Grand Hallway – Promenade

Grand Hallway - Promenade

Grand Hallway - Promenade

It’s practically a cliché in these days of Twitter and Facebook to peg a rising musical phenomenon as being poised for a breakthrough in the mainstream, or to assign them the title of “the next big thing.”  While Myspace and Youtube will occasionly lead you to a group that is indeed worthy of the “buzz band” tag, it also seems inevitable that you’ll encounter a barrage of sonically inept hacks who think that access to a laptop and a microphone reserves them the right to unleash their musical visions on the rest of the planet.

I’m not sure if the folks that make up Seattle’s Grand Hallway are even considered a buzz band as of yet, but such a label would only help to reinforce the idea that they are mere novices, trying to compete with everyone else in cyberspace for just a bit of your time and money.  They certainly don’t sound like it.  Leader Tomo Nakayama and his rotating cast of ensemble musicians play with a confidence uncommon to most burgeoning indie acts.  As it happens, the songs on their second album, Promenade, also happen to make good on the implications of majesty and beauty in its title.  With extraordinarily varied instrumentation that includes violin, vibraphone, banjo, mandolin, as well as the omnipresent guitars and drums, Grand Hallway specializes in fragile and achingly gorgeous chamber pop that is just as transcendent as anything the Arcade Fire can pull off.  But unlike Win Butler’s crew, the music of Grand Hallway is rarely, if ever, theatrical; never has vulnerability seem so coolly assured.

Making a nod to his Asian heritage, Nakayama has peppered the LP with oriental flavor.  Whether it’s the occasional pentatonic scale or lyrics sung in Japanese, images of the Far East factor prominently into the music, even as the vaguely country-ish tones of a banjo and pedal steel float by. 

Promenade is a perfectly sequenced listen from start to finish, but the band makes its boldest statements in the first batch of songs.  Opener “Raindrops (Matsuri)” features soaring wordless vocals, a catchy trumpet countermelody, and technically demanding acoustic guitar work.  The tune is the first of many audacious love songs in which simple statements like “I want to be with you when you’re starting out,” come across with startling gravity.  “Blessed Be, Honey Bee” is another example of the band’s tremendous songwriting capabilities, featuring handclaps and joyful lead vocals that seamlessly blend with a chorus of falsetto voices.  The track is a musically enrapturing take on being in love, even as Nakayama contemplates dormancy with lyrics like, “When you’re laying next to me / I’m a hibernating grizzly bear.”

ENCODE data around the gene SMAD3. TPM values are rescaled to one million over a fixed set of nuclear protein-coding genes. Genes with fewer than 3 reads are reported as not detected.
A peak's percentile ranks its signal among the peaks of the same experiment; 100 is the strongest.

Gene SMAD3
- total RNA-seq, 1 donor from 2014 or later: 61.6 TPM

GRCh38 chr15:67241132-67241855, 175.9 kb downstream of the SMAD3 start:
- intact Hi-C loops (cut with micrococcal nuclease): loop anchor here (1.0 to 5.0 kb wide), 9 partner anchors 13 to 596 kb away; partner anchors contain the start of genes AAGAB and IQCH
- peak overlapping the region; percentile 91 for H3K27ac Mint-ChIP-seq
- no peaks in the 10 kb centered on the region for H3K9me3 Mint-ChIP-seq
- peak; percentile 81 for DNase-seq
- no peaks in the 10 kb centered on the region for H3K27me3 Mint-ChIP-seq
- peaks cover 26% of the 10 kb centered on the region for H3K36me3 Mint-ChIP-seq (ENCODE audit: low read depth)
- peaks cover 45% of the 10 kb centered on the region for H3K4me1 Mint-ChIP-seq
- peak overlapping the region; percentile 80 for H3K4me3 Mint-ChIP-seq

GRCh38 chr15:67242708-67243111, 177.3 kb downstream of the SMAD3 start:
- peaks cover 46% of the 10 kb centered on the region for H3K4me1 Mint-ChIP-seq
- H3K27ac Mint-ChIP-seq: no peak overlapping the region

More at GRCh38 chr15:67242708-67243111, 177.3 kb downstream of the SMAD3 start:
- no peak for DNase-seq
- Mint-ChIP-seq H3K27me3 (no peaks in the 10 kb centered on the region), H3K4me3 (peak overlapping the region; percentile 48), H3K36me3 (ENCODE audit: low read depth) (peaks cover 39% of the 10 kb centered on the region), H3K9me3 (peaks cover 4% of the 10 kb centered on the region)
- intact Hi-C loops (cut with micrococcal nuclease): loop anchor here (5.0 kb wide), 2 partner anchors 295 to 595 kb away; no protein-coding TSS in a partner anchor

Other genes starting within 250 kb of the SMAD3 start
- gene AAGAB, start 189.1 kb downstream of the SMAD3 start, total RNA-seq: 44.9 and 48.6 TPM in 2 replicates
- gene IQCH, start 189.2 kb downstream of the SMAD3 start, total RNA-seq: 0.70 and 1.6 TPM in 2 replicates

Every track on Promenade is a winner, but the album’s most arresting song is easily “In a Cave.”  With gauzy vibraphones, feather-light vocals, and ghostly piano harmonies, the song’s lilting groove is perfectly suited to a sunset walk on the beach.  You simply can’t help but slacken your pace a bit and take a deep breath as Nakayama sings, “Feel the earth move slowly ‘neath your hurried feet.”

Closer to album’s end is the mini-epic “Sirens,” which features some disarming and dramatic volume swells that show just how well the band understands the concept of tension and release.  After hearing such tenuous piano melodies and cynical lyrics deriding the glamorous notion of dating musicians (I’m getting much too old / it’s not funny anymore / you think it’s so romantic / the life of a musician / who is poor”), the song’s outro shakes itself loose with an uninhibited jam that comes at precisely the right moment.

At this point, no extended metaphors or witty non-sequiturs on my part can provide any further justification for making this LP part of your collection.  When it’s released to the general public on September 15, I think you’ll find the music speaks for itself.